Creating Jewish Synergy
Touro fosters strong bonds with NCSY through students’ continued involvement
New York, N.Y. – Eli Weinstein attended his first National Conference of Synagogue Youth (NCSY) program when he was in seventh grade. The program made a big impact on his life, “creating a love and excitement about Judaism,” according to the Lander College for Men (LCM) senior.
The program made such an impact that he wanted to give back.
Today, he is an advisor to high school students, chaperoning and creating programs at regional Shabbatons. A student at Touro College, he credits the youth program with giving his father a more religious grounding, and hence, changing his family’s direction.
“My family wouldn’t be religious without NCSY, and I felt I should give back,” says the psychology major. “It’s important to help the next generation to have an understanding and an excitement about Judaism.”
Weinstein is not alone among his fellow Touro students. Hundreds of NCSYers matriculate throughout the university system. And many feel a need to give their time and energy to the organization. Their continued involvement is a natural one in the longstanding relationship between the college and the Orthodox Union’s youth program.
The roots of that connection are deep. Dr. Bernard Lander, the founder of Touro College, was a driving force behind NCSY, which was founded in 1954. The organization has been giving scholarships since 1974 to promising NCSY participants to attend the college.
Dr. David Luchins, the chair and founding dean of the political science department at Lander College for Women-The Anna Ruth and Mark Hasten School (LCW), is also a senior national vice-president of the Orthodox Union and annually chairs the NCSY Ben Zakkai Honor Society reception with his wife, Vivian. Rabbi Moshe Krupka, the executive vice president and ombudsman at Touro, served as regional director of NCSY and in other high-level positions with the organization for two decades, including as national executive director of the Orthodox Union ,the parent organization of NCSY.
It’s a mutually beneficial relationship that helps put Touro on the radar of prospective students who see the college-age advisors as role models to emulate, according to Luchins, “It makes it more likely a student will apply, and that’s a side benefit to Touro.”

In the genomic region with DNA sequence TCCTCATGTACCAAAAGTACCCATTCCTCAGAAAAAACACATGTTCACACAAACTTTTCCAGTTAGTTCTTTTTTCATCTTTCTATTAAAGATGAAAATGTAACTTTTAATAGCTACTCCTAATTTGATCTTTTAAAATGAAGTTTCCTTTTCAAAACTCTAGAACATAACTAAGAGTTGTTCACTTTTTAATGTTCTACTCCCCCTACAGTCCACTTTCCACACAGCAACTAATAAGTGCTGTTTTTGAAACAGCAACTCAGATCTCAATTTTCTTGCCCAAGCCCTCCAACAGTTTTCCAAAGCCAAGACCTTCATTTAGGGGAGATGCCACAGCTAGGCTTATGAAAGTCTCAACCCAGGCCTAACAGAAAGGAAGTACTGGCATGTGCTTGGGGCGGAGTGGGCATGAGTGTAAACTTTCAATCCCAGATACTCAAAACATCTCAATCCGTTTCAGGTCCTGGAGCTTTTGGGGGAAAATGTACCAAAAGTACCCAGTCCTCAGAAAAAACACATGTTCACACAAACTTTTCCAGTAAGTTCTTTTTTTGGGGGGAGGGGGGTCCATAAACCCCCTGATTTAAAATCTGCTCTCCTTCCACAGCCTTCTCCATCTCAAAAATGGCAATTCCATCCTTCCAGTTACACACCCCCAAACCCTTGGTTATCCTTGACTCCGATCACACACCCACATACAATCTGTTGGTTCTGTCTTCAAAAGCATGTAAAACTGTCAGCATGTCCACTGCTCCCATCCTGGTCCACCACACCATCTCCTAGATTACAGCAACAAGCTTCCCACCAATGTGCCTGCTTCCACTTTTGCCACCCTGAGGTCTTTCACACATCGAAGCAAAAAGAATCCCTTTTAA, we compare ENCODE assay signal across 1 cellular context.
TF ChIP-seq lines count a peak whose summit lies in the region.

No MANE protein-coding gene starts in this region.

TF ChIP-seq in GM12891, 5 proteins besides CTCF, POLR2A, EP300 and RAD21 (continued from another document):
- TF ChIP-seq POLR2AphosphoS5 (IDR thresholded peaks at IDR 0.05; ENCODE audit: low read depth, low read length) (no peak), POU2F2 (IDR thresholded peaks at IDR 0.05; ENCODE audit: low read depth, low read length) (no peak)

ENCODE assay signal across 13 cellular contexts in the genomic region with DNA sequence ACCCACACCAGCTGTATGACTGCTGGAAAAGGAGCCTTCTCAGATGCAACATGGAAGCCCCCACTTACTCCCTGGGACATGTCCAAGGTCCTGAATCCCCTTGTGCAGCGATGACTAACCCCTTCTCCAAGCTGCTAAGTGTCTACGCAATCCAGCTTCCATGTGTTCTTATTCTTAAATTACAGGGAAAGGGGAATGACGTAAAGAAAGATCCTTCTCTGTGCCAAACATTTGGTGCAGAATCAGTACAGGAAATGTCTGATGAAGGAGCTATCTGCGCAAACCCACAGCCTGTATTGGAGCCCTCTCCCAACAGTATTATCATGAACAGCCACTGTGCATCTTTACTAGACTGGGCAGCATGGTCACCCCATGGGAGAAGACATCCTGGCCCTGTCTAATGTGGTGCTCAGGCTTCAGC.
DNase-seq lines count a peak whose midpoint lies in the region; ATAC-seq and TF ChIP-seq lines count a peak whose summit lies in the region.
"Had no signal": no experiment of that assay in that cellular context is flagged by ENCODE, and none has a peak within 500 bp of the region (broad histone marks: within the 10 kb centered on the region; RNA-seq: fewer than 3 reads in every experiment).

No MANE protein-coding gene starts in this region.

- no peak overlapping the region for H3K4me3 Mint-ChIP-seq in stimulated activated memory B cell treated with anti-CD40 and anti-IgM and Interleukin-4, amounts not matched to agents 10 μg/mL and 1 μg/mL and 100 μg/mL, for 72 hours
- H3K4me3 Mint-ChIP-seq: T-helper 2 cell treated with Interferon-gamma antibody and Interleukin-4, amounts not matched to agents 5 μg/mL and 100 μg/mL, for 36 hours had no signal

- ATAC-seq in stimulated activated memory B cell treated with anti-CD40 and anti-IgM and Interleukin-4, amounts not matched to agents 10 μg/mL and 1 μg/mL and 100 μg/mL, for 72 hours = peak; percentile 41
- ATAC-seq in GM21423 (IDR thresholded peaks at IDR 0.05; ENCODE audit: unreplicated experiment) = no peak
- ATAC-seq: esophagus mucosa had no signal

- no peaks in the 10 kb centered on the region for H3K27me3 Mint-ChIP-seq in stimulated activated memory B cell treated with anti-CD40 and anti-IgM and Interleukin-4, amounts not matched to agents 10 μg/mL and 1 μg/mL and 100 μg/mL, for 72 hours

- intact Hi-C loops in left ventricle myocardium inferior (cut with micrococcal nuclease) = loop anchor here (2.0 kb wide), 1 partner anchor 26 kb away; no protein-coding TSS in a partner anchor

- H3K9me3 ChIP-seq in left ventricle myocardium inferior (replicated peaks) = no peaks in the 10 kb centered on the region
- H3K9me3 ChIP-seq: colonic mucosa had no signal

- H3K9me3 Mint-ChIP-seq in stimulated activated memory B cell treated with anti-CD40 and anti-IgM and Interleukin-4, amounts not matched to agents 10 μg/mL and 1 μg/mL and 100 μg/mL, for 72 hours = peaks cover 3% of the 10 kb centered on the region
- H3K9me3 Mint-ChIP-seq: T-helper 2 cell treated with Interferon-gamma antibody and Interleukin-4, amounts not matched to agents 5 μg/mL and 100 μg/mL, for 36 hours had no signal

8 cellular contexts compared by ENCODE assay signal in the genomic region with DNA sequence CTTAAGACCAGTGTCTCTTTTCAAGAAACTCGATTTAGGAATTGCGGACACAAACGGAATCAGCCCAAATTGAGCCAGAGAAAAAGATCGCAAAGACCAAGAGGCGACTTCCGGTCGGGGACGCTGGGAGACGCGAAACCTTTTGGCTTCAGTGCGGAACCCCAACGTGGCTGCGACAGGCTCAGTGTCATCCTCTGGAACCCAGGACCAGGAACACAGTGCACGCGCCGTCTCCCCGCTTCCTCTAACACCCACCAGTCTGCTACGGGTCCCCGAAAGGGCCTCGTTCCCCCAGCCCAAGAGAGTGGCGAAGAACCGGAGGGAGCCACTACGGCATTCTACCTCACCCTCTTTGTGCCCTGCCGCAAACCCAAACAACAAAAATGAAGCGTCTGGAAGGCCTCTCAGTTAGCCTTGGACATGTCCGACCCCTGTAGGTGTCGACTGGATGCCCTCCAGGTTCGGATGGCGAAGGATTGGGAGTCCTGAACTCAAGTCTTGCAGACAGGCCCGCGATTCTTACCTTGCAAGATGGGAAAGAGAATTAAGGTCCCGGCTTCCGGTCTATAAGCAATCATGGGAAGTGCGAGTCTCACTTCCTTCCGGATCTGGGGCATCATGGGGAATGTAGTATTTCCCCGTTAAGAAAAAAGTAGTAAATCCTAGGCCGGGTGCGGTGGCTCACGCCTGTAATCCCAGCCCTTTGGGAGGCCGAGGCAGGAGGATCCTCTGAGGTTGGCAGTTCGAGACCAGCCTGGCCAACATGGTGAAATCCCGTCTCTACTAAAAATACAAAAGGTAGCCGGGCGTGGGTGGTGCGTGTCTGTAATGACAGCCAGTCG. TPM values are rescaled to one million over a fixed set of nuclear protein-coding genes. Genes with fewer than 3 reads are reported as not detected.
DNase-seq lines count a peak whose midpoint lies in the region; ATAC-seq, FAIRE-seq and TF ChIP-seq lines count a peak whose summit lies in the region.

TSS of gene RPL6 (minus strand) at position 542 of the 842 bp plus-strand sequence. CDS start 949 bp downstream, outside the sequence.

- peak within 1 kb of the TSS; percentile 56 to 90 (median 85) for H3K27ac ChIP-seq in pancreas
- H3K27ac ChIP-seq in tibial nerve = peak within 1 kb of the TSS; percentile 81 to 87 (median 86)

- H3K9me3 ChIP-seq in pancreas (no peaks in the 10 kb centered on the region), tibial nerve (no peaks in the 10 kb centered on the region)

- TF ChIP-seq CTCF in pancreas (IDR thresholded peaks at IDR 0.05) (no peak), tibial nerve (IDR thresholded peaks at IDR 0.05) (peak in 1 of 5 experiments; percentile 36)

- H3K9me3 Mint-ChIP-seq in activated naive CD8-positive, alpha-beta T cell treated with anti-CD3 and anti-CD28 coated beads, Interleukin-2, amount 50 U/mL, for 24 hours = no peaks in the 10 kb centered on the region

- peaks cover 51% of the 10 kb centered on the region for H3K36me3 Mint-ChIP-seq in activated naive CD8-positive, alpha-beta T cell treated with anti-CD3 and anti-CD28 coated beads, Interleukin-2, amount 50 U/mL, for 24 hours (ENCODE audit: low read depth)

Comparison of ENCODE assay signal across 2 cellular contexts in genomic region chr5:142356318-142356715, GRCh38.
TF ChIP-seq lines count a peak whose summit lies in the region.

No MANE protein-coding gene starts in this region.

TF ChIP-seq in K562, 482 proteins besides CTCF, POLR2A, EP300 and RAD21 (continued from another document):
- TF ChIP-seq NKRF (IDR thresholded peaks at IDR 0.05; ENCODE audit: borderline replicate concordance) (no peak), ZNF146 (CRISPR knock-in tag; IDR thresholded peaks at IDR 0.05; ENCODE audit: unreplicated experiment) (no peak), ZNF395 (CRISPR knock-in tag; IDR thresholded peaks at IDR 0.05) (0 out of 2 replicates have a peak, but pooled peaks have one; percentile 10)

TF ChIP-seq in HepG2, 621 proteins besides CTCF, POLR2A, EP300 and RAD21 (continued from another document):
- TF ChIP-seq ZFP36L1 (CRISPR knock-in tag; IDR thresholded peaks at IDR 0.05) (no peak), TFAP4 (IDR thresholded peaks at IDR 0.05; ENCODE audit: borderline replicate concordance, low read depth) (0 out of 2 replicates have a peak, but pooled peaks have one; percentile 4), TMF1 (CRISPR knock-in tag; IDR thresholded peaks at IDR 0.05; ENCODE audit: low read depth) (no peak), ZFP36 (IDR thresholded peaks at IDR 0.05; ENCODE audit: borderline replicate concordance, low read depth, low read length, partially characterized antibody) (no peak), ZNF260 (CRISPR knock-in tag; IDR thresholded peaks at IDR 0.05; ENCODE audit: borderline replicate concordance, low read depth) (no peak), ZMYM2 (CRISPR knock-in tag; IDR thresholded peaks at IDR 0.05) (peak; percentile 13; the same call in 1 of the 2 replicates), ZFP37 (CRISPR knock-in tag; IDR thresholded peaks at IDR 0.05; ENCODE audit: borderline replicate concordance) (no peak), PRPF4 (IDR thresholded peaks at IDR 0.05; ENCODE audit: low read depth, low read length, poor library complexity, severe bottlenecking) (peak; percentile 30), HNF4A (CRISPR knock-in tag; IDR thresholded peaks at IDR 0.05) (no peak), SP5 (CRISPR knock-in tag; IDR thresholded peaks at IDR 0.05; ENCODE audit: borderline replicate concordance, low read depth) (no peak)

The main benefit, however, is to the student advisors, who “hone their leadership skills and get a sense of being part of a larger community,” says Luchins. “They derive a sense of responsibility to give back by mentoring other NCSYers.”
Rabbi Micah Greenland, the interim international director of NCSY, would agree. Students gain powerful leadership experience by serving as advisors, he says, while providing younger students with role models to emulate.
“It’s a natural partnership,” he said of the bond between Touro and NCSY. “The Lander colleges can be an outstanding destination for our graduates, where the inspiration they feel in NCSY can be actualized through a university environment where they pursue a quality academic program in a Jewishly growth-oriented atmosphere.
“And it goes the other way, as well.”
As Luchins points out, NCSYers fill the leadership ranks at the Lander colleges, which include LCM, LCW, and Lander College of Arts and Sciences, where Bari Fuchs, a psychology major attends. A recipient of a Touro scholarship through NCSY’s Ben Zakkai Honor Society, Fuchs was president of the organization’s New York region when she was in high school. Today she serves as an advisor to NCSY participants in Portland, Ore., where there isn’t any yeshiva and most of the students attend the public schools.
“All the teens genuinely want to learn about Judaism, which is pretty cool,” says Fuchs. “I love it, honestly.”
Fuchs says she draws as much from her experience as an advisor as she gives to it. Seeing students from less observant backgrounds grow more religious is gratifying to her and something she understands from personal experience.
Watching high schools students come into their own Jewishly has been very gratifying for Shira Prero, a senior at LCW from Chicago. Prero did not spend her high school years in NCSY, but she has made up for it since, serving as an advisor on NCSY Give, a summer travel program for girls, and as an assistant director for NCSY’s Jolt – Jewish Overseas Leadership Training – program. Now she serves as regional advisor to the Midwest region.
During her stints in the NCSY summer programs, she has seen that if a participant likes his or her advisor, they are usually curious about the advisor’s college. The next thing they want to do is come to an open house, she says.
“It’s a loving, caring community,” she says. “Being a part of it helps me give back to Touro.”